“Bouncing Off the Walls”
(October-December, 2004)

Welcome to my WebLog.  (I won’t call it a “b--g”; I don’t like the word.)  Way too much information about my life, my thoughts, my fears, and my ever-evolving politics.  For those of you who care (or for those who just accidentally found this page due to a web search).

Note that the parent site for this WebLog is designed for “mature audiences.”  So if you can’t handle kinky sexuality and adult language, or if you are a current or prospective employer, don’t go poking around.  You might want to leave right now, in fact.


11:39 am / Wednesday, November 19, 2004

Offensive Driving II

Read my first report here.

This time it wasn’t with a UPS truck; it was with a school bus.  Close to the same area, though, and same time of day (9:45 am).

Two lanes turn left from Rainier Avenue onto Dearborn.  Half a mile later, a left turn from Dearborn goes onto the I-90 bypass of I-5.  There is a two-way turn lane on Dearborn which becomes the left turn to the onramp.

I turned from the leftmost of the two lanes on Rainier into the leftmost of the lanes on Dearborn.  A school bus turned from the rightmost of the two lanes into the rightmost lane on Dearborn.  About half a block on Dearborn, the driver (I’ve since learned the driver was female; I only mention that so I can use a pronoun for the rest of this) realized she needed to get into the left lane to eventually get onto I-90, and she started to change lanes.

At first, she just edged into the lane a little, as though dodging around a parked car.  Once I was up almost parallel with her (she could probably see the hood of my car by looking directly down from her seat, but I may have been in a bit of a blind spot), she was signaling.  (She may have been signaling before that.  I don’t remember such, but it may have happened.)  At that point, we were stopped at a stoplight, and she was only a foot or so into my lane.  The only way for me to let her in without her hitting my car would have been to go into reverse, which is not smart in the left lane on city streets.  She edged in a little more, I honked, and I dodged around her.  (At this point, I saw that there were no cars immediately behind me; they had all held back to let her change lanes.)

A kid in the bus seated directly behind her put down his window and started yelling at me (I couldn’t hear what he said, but I can imagine it; I think he may have been the only other person on the buys, but I couldn't really tell).  She then laid on her horn for 5 seconds or more; I flipped her off, naturally.  She then gunned the bus (started to speed) and pulled into the two-way turn lane (maybe 1/4 mile before it becomes a left turn lane for the onramp), intending to at least race up to the onramp, but possibly to either pull up next to me and yell at me (or who knows what!) or else pull alongside me and prevent me from getting in the turn lane myself.  So I had to speed a little myself to ensure I got into the lane.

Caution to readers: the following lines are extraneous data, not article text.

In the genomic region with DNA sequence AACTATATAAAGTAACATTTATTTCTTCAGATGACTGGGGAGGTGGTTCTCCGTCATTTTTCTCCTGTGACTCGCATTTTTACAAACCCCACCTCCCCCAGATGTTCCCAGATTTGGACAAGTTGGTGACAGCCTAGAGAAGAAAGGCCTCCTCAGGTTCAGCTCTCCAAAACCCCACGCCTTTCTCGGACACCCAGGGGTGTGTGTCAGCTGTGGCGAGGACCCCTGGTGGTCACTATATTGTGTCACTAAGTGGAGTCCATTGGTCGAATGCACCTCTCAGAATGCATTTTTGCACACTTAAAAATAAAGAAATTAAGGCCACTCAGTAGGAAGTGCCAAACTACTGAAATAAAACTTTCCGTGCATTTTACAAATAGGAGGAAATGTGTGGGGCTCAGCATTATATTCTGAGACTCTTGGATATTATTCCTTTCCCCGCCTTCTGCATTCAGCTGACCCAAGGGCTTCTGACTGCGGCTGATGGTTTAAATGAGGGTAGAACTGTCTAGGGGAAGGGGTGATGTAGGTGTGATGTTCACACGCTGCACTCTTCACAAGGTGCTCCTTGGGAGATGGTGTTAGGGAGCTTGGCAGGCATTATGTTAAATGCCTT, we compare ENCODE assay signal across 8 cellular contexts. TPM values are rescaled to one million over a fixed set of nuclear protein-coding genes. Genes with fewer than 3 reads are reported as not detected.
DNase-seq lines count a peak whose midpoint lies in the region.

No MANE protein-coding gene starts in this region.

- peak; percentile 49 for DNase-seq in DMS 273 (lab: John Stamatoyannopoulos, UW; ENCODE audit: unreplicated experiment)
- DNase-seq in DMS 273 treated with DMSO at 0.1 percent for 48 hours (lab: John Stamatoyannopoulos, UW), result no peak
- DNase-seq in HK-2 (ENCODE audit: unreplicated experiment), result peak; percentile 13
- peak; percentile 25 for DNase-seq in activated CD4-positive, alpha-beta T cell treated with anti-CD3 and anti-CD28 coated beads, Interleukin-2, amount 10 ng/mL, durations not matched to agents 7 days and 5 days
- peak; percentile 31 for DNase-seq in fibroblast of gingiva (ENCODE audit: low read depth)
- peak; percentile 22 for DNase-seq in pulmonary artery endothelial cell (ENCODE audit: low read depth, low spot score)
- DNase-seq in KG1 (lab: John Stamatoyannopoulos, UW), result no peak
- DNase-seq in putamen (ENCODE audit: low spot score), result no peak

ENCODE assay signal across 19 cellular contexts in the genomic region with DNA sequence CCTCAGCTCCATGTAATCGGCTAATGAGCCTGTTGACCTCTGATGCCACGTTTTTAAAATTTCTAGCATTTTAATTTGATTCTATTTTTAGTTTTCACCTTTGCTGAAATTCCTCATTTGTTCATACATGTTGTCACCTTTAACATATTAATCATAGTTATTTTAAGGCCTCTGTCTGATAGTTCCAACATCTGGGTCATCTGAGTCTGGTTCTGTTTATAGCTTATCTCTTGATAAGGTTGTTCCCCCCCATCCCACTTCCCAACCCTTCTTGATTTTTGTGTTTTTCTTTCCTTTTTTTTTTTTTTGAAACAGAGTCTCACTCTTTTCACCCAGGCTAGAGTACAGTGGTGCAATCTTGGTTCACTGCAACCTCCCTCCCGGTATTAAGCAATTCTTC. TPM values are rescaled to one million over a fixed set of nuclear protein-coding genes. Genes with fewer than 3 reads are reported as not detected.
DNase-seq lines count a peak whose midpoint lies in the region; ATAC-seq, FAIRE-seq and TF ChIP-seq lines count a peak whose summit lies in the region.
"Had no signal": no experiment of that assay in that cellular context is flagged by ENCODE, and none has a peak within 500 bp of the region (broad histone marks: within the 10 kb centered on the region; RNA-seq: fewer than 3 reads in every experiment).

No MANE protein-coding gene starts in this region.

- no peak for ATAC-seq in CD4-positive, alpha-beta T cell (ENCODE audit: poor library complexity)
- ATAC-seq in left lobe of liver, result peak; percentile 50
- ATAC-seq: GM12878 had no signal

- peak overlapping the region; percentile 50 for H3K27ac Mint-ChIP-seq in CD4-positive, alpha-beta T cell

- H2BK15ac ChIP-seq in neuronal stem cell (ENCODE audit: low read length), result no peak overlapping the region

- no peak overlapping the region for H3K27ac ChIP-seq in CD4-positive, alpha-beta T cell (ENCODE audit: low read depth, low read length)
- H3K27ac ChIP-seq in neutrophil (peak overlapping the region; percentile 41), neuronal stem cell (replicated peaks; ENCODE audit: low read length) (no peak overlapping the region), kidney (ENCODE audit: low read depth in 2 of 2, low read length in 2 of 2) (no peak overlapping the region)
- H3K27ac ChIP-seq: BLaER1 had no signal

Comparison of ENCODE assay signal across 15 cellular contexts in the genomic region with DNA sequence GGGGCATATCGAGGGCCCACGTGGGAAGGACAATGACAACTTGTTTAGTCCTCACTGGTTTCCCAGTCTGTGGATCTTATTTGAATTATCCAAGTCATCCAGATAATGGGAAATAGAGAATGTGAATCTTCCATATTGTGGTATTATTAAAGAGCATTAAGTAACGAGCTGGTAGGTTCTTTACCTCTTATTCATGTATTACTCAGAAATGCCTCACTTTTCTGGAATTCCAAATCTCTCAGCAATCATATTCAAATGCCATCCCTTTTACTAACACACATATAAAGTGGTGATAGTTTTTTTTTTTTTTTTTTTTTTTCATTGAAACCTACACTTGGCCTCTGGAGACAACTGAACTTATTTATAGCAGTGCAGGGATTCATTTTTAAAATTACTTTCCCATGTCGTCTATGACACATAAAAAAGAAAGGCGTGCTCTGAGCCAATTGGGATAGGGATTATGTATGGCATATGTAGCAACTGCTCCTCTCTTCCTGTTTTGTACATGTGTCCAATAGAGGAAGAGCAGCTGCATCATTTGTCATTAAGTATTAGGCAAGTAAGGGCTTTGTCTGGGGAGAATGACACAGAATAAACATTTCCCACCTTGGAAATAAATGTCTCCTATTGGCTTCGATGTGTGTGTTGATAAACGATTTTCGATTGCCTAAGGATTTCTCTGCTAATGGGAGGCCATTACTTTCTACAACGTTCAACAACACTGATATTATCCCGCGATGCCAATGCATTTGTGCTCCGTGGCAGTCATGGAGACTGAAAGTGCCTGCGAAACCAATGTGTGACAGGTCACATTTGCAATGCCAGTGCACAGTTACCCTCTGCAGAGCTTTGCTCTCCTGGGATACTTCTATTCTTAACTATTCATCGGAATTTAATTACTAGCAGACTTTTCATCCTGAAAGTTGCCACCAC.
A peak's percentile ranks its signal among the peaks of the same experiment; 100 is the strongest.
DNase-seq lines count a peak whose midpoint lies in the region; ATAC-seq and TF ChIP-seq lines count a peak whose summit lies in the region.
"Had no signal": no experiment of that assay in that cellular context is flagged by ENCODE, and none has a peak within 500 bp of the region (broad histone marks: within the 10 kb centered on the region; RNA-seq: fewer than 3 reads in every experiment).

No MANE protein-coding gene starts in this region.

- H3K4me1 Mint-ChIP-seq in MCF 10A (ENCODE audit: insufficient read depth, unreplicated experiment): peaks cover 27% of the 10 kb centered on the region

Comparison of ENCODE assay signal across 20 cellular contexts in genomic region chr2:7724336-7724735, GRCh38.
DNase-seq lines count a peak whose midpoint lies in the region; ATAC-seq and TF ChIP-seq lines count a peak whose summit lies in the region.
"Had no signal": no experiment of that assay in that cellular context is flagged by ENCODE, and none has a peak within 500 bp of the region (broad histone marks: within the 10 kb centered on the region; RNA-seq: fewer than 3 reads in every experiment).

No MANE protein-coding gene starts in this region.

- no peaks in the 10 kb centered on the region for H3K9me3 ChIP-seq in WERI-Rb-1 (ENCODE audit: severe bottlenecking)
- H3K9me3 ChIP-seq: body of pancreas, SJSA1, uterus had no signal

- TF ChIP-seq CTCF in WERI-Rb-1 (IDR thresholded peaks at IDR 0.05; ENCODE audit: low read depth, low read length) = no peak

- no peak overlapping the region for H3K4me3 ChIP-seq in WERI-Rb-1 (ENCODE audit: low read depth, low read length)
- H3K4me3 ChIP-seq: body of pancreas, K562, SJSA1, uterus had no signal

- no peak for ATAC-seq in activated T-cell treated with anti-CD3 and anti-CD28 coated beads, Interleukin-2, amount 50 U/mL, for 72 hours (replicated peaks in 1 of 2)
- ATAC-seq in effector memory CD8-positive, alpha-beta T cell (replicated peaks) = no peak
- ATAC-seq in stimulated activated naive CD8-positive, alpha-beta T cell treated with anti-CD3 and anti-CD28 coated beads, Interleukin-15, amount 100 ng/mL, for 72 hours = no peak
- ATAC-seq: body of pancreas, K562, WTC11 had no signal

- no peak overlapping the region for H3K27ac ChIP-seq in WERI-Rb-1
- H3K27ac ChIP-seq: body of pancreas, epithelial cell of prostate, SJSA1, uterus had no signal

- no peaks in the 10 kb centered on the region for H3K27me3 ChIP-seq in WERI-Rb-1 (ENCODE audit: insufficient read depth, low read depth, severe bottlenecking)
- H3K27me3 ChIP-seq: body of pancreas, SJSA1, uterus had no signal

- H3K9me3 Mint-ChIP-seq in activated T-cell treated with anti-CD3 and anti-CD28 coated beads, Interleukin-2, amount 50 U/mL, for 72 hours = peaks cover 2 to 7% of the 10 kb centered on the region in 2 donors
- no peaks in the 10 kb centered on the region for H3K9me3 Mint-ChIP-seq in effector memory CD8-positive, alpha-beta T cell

Once on the onramp, the bus fell back as much as 1/4 mile, since it just didn’t have the oomph that a smaller vehicle does.  Once onto the bypass, though, she picked up speed again – almost certainly speeding, since I was at or near the speed limit.  Three lanes merge into one to enter I-5, and she got in the right-hand lane, the second to merge, and rather than merging at a reasonable time, pushed the bus ahead to merge only when the two lanes collapsed together.  My belief is that she was trying to catch me.

Once on I-5, again at the speed limit, I crossed several lanes of traffic to get to my left-side exit at Mercer.  She continued speeding, pulling parallel to me, but a couple lanes over.  Glances to my right (trying not to impede my driving) showed the kid flipping me off and gave me the impression that she was on the phone (presumably to report the incident).  As a result, I noted the bus company and number, pulled out my cell, and left a message at work to report the incident myself.

When I called and spoke to the supervisor (also female; use those pronouns!), I found that indeed, the incident had been reported, and the supervisor verbally agreed with me that it sounded like there was some aggression and borderline reckless driving occurring (and with kids on board, that’s worse).  (I note that she verbally agreed with me; you can never tell over the phone that they are not just nodding and brushing you off.)  She promised that the driver would receive some additional training or something to that effect.  I did my best to be moderately apologetic and to admit my own part in the incident (the possible lack of realization that she was signaling to change lanes until I was right next to her).